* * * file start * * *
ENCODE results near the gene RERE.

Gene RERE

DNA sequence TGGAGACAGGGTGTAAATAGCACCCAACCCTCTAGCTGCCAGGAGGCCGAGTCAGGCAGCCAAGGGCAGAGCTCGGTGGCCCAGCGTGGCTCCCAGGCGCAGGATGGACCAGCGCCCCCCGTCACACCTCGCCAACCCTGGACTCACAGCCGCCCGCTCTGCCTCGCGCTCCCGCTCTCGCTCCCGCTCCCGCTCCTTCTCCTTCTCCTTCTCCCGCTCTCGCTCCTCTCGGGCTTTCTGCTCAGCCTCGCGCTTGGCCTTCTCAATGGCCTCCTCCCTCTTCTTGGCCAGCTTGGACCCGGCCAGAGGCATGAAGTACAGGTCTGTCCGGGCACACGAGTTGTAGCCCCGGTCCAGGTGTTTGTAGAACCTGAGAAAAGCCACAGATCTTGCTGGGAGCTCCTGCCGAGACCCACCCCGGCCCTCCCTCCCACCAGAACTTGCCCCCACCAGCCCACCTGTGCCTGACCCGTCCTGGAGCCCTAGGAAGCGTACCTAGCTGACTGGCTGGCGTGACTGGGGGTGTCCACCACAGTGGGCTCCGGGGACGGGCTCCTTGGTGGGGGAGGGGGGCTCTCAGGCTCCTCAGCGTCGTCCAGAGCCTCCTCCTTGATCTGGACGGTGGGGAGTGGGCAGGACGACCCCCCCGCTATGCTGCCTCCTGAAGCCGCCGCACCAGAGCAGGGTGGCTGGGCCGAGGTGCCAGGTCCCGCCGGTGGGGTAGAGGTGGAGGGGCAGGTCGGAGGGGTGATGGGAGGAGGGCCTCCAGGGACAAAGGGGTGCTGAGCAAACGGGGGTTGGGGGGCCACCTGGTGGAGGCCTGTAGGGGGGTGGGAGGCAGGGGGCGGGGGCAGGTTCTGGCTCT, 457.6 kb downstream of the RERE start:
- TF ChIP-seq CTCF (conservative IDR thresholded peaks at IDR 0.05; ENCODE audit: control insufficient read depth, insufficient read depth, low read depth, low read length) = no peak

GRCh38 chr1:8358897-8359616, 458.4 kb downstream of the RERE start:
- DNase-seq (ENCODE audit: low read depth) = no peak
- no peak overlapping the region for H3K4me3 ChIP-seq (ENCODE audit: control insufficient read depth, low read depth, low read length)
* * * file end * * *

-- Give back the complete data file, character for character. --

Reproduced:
ENCODE results near the gene RERE.

Gene RERE

DNA sequence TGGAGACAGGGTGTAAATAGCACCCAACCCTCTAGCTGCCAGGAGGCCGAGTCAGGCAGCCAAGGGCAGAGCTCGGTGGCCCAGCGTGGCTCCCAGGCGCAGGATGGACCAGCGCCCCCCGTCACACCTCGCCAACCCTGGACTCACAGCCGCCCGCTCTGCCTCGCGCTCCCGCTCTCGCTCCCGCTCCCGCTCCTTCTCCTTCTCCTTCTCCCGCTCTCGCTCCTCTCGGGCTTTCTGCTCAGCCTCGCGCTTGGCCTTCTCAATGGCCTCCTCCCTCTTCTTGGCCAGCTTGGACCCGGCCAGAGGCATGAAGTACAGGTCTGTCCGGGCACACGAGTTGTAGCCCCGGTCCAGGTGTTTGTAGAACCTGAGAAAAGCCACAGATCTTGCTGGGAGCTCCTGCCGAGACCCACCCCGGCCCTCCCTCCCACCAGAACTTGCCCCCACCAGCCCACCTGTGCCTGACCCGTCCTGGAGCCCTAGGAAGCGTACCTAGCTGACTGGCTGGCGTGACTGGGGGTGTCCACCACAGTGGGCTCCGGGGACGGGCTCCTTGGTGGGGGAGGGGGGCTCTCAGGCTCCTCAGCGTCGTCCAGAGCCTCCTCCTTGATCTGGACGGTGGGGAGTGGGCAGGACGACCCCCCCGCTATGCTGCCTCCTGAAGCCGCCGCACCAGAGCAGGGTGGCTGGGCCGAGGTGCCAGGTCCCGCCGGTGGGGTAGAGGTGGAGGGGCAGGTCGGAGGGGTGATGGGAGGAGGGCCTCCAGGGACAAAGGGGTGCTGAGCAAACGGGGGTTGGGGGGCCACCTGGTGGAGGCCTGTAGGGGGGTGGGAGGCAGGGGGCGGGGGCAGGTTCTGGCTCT, 457.6 kb downstream of the RERE start:
- TF ChIP-seq CTCF (conservative IDR thresholded peaks at IDR 0.05; ENCODE audit: control insufficient read depth, insufficient read depth, low read depth, low read length) = no peak

GRCh38 chr1:8358897-8359616, 458.4 kb downstream of the RERE start:
- DNase-seq (ENCODE audit: low read depth) = no peak
- no peak overlapping the region for H3K4me3 ChIP-seq (ENCODE audit: control insufficient read depth, low read depth, low read length)